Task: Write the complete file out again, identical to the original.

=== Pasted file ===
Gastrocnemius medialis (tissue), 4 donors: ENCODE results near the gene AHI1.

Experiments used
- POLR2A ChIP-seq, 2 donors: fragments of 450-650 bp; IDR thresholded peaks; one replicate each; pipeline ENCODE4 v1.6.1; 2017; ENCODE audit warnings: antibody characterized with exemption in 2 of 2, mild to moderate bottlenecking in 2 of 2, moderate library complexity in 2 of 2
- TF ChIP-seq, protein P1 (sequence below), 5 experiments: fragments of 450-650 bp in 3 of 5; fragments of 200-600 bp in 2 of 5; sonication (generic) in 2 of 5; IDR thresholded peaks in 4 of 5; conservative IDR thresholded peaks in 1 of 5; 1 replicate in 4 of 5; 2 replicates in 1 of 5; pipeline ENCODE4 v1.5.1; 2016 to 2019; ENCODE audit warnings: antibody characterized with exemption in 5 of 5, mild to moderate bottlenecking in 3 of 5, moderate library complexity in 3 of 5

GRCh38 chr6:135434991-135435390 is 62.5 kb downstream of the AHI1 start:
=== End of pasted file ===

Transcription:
Gastrocnemius medialis (tissue), 4 donors: ENCODE results near the gene AHI1.

Experiments used
- POLR2A ChIP-seq, 2 donors: fragments of 450-650 bp; IDR thresholded peaks; one replicate each; pipeline ENCODE4 v1.6.1; 2017; ENCODE audit warnings: antibody characterized with exemption in 2 of 2, mild to moderate bottlenecking in 2 of 2, moderate library complexity in 2 of 2
- TF ChIP-seq, protein P1 (sequence below), 5 experiments: fragments of 450-650 bp in 3 of 5; fragments of 200-600 bp in 2 of 5; sonication (generic) in 2 of 5; IDR thresholded peaks in 4 of 5; conservative IDR thresholded peaks in 1 of 5; 1 replicate in 4 of 5; 2 replicates in 1 of 5; pipeline ENCODE4 v1.5.1; 2016 to 2019; ENCODE audit warnings: antibody characterized with exemption in 5 of 5, mild to moderate bottlenecking in 3 of 5, moderate library complexity in 3 of 5

GRCh38 chr6:135434991-135435390 is 62.5 kb downstream of the AHI1 start: